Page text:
Venture investing will continue to grow its share of total R&D spending
Since the late 1990s, the share of R&D spending directed to venture capital investments has increased substantially, both in Europe and in the US. Among other reasons, this can be attributed to landmark research from Gompers and Lerner (1998), which demonstrated that venture capital is a significantly more efficient way to fund product development than traditional R&D.
Compared to the US, European venture investing is still in its early days. We expect European VC investors to continue growing their share of total R&D spend for the foreseeable future.
Regulators will give startups more incentives to build
One reason why the European venture economy lags the US is due to the continent’s suboptimal stock option and equity grant tax laws. Thankfully, new legislation is likely on the way.
A few weeks ago, the EU Start-up Nations Standard called on countries to change their laws on stock options and immigration visas so that start-ups can attract the best talent from anywhere in the world.
This joins other promising efforts like Index Capital’s Not Optional Campaign, whose goal is to make Europe the “most entrepreneurial continent” by improving stock option rules. As new legislation makes it easier for European tech companies to incent their founding teams, we expect to see even more growth businesses form.
More venture capital is making it easier for startups to win the distribution war
Venture capital has always tried to give upstarts an edge in the war between incumbent distribution and startup innovation. Last year, despite the pandemic, European start-ups set a new record by attracting $41 billion in VC funding. Investor support, which often coincides with media attention and expedited corporate partnerships, is making it easier for startups to build credibility and reach new customers. If fundraising is any indicator, this investment trend is primed to continue. According to Preqin, there were more VC firms raising capital last year than ever before.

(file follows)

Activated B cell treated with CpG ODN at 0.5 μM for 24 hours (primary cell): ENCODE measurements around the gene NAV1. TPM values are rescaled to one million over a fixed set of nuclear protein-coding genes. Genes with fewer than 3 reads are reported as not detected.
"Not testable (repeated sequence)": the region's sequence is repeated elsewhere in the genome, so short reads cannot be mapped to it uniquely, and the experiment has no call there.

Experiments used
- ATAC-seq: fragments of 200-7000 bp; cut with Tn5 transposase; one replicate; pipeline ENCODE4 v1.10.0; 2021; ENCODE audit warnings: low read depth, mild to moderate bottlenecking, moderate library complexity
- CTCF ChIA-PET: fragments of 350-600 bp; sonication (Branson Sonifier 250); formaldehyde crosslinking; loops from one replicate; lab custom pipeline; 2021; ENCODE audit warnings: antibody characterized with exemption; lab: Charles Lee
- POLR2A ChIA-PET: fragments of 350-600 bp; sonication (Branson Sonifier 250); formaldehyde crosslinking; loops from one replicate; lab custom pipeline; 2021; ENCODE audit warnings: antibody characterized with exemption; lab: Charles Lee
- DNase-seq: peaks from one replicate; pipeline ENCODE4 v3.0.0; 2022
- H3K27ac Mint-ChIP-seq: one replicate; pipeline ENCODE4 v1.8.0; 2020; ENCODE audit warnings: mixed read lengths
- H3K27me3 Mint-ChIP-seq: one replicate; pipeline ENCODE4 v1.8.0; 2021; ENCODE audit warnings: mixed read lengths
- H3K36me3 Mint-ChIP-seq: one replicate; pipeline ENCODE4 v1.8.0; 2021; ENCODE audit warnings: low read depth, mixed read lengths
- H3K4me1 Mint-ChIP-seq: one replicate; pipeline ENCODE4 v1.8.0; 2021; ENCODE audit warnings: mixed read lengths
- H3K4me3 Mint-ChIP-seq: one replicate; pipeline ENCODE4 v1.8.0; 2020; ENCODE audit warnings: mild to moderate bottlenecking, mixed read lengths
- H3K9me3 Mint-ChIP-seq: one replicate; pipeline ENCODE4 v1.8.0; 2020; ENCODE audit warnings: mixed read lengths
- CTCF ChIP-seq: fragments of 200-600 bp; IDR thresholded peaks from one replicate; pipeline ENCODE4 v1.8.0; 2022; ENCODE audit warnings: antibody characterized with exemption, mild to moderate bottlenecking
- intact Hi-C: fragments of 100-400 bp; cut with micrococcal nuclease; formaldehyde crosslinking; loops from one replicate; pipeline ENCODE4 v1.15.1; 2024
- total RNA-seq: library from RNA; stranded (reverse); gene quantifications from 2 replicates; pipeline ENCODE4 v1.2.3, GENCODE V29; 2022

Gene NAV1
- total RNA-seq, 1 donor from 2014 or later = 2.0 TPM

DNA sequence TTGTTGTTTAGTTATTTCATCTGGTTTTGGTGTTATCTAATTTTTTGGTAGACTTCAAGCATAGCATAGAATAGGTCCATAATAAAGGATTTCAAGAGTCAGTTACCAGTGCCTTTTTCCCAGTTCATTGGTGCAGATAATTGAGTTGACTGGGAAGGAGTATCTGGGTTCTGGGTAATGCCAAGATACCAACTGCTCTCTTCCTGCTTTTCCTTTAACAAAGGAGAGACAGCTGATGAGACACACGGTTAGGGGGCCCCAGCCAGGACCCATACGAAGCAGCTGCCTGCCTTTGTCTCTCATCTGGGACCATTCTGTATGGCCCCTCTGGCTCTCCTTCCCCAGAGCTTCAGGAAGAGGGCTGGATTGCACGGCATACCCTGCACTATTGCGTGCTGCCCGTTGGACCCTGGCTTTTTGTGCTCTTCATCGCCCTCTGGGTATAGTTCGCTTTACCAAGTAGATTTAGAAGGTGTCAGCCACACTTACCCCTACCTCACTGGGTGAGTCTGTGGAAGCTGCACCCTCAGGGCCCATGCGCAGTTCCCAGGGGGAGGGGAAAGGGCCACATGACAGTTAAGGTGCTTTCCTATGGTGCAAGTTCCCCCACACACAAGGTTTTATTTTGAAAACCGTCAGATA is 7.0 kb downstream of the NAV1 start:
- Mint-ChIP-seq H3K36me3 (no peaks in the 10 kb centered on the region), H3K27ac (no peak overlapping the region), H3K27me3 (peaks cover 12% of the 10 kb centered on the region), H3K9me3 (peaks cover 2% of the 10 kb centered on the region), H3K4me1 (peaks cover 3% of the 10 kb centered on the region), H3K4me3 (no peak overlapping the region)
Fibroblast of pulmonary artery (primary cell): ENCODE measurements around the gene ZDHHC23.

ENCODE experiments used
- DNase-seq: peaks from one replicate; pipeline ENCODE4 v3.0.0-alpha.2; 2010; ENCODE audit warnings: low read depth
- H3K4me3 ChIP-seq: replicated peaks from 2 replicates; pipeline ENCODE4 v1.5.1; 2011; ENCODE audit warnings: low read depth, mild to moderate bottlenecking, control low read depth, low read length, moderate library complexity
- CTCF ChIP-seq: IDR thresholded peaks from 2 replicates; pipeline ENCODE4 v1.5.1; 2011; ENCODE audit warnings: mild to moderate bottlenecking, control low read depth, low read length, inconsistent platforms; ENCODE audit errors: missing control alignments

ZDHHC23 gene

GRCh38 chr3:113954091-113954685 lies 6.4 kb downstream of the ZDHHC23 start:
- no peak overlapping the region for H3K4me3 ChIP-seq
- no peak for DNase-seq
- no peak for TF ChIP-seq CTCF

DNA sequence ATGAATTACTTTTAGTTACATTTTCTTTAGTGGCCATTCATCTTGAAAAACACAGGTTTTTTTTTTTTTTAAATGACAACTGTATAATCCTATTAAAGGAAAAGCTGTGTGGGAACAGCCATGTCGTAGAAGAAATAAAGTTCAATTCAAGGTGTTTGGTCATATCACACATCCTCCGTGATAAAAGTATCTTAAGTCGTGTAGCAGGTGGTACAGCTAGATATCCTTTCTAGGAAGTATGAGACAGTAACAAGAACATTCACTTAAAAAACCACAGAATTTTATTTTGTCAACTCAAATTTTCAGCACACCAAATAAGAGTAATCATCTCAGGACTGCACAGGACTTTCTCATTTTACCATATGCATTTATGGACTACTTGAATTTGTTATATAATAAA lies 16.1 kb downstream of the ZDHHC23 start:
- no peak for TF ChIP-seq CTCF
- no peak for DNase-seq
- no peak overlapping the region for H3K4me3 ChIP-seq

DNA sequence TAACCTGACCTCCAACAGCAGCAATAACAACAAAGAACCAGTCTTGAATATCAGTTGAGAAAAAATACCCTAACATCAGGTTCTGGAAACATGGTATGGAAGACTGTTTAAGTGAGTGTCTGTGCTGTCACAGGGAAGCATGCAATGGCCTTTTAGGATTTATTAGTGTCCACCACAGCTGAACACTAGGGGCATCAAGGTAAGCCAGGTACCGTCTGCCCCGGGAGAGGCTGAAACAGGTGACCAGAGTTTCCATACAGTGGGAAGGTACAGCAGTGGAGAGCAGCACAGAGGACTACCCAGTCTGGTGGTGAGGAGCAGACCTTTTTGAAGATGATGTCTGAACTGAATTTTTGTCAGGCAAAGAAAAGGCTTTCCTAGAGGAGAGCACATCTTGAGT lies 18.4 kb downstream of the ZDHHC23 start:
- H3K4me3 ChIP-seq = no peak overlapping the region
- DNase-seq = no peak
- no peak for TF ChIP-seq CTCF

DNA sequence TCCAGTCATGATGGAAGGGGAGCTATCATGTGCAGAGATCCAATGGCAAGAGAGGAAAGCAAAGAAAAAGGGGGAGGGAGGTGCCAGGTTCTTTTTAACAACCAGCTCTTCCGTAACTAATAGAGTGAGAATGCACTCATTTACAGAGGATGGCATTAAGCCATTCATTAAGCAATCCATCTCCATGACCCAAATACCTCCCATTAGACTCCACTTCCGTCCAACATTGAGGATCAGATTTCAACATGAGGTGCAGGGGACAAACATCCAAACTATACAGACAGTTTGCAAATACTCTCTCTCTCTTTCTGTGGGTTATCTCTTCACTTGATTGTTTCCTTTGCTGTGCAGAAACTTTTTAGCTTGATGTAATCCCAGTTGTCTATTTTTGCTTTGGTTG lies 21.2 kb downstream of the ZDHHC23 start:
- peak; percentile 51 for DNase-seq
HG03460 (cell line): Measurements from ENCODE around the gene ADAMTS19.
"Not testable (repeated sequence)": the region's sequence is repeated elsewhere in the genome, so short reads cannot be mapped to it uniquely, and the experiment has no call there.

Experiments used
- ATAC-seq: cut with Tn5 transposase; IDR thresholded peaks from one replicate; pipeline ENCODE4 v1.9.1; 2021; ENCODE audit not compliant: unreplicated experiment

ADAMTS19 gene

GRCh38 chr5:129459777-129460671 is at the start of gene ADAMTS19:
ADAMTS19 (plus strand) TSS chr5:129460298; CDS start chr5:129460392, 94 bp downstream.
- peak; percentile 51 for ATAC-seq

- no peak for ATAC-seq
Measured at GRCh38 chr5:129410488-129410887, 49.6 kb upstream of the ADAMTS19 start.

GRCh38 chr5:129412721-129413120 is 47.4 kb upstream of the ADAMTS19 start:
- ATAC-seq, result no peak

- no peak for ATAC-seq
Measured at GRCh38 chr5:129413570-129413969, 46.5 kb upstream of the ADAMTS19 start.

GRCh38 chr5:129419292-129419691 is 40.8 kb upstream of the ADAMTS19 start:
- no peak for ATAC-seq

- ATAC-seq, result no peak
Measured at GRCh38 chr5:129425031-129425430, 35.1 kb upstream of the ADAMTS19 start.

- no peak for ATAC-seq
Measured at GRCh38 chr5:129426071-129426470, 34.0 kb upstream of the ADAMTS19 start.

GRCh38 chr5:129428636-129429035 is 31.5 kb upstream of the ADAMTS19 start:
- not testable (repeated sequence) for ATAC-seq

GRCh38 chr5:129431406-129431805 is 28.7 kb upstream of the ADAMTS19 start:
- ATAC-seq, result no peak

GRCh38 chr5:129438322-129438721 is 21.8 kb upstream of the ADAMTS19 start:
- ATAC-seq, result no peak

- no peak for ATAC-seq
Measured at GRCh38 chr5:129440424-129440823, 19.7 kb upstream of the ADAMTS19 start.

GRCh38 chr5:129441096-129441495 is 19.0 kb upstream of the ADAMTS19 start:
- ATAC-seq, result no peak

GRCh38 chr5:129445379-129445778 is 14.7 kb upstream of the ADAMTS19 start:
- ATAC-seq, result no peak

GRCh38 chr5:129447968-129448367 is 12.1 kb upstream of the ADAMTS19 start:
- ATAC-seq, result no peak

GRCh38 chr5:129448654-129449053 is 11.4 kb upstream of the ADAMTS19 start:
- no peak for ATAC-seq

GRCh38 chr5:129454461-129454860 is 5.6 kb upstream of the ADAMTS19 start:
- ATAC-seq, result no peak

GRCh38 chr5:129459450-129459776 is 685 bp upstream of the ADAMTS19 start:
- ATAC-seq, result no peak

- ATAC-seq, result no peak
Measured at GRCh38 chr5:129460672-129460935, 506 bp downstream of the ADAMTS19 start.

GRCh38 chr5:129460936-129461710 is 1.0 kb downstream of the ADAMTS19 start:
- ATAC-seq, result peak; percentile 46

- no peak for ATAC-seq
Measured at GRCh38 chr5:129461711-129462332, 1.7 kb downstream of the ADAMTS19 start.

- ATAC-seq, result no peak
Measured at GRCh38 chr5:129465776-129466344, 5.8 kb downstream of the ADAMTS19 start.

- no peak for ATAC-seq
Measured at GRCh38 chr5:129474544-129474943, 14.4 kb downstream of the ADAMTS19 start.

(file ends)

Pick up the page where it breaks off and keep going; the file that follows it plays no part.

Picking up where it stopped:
More companies are creating tools that power the flywheel of startup growth.
Tomorrow’s businesses will have increased access to affordable tools with day-one scale potential. When AWS launched in 2007, it led to the creation of Dropbox, the file storage unicorn. InVision, a design software unicorn, uses Dropbox to deliver its product to Shopify, which in turn provides a suite of tools to millions of other entrepreneurs. This flywheel will continue to create more cost-efficient hypergrowth.
Hypergrowth companies are natural byproducts of the venture economy, and will become increasingly normalized as the venture economy matures. Even if venture investing falls from its position as the world’s best performing asset class and research strategy, it will remain an important tool that corporations use to derisk innovation.
Back in 2019, my partner Jay and I founded Invenio Growth to help companies harness the power of this venture economy. We saw that a new type of professional was needed to advise the failure-prone complexity of outlier-driven growth, so we established a firm with double-stranded DNA: one side adapted to the world of risk-sensitive corporate executives and the other adapted to the world of the risk-seeking startup and its venture investors.
By further bridging the gap between innovation and distribution, we’ve been able to do things like build a $610 million payments company in six months.
If you’d like to explore venture economy strategies with us, get in touch.